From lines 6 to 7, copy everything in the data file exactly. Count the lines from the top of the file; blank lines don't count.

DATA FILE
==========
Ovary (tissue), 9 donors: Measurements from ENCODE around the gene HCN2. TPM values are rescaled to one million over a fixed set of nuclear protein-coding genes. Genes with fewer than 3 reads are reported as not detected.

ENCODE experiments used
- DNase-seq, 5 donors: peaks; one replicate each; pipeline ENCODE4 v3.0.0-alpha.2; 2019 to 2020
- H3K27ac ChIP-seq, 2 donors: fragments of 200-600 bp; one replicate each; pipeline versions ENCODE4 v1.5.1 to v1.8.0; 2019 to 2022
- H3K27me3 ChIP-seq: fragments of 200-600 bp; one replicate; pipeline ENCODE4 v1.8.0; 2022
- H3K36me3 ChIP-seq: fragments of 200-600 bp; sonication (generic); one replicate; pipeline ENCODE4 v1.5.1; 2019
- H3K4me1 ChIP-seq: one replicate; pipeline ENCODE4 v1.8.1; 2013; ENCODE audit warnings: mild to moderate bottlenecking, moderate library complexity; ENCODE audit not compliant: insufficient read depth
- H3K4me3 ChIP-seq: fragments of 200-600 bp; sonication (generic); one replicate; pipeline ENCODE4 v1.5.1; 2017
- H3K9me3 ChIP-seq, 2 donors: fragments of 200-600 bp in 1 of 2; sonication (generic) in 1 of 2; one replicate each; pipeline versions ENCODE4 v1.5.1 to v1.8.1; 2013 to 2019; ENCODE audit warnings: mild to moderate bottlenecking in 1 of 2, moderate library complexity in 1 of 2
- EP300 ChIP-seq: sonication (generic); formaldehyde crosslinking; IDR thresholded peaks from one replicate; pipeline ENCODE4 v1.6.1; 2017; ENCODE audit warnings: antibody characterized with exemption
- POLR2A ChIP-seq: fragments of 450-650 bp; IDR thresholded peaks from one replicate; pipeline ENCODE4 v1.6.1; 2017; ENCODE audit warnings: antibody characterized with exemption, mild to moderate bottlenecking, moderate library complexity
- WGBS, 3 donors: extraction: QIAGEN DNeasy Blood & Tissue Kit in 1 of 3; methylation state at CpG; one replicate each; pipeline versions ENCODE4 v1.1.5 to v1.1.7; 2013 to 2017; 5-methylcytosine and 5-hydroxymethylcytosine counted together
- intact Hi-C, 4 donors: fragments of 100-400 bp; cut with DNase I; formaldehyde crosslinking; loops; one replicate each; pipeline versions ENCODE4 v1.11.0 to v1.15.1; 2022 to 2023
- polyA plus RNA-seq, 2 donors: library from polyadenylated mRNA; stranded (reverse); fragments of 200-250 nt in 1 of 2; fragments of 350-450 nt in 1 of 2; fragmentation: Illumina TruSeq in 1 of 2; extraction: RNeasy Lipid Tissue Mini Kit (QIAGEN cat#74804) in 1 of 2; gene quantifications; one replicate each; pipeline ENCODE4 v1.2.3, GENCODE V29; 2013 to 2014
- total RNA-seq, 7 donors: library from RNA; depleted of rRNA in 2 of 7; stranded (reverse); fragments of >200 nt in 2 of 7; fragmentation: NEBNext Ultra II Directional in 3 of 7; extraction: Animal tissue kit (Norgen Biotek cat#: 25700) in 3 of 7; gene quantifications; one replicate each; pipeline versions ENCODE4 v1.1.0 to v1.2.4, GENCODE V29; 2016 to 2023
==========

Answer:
- H3K36me3 ChIP-seq: fragments of 200-600 bp; sonication (generic); one replicate; pipeline ENCODE4 v1.5.1; 2019
- H3K4me1 ChIP-seq: one replicate; pipeline ENCODE4 v1.8.1; 2013; ENCODE audit warnings: mild to moderate bottlenecking, moderate library complexity; ENCODE audit not compliant: insufficient read depth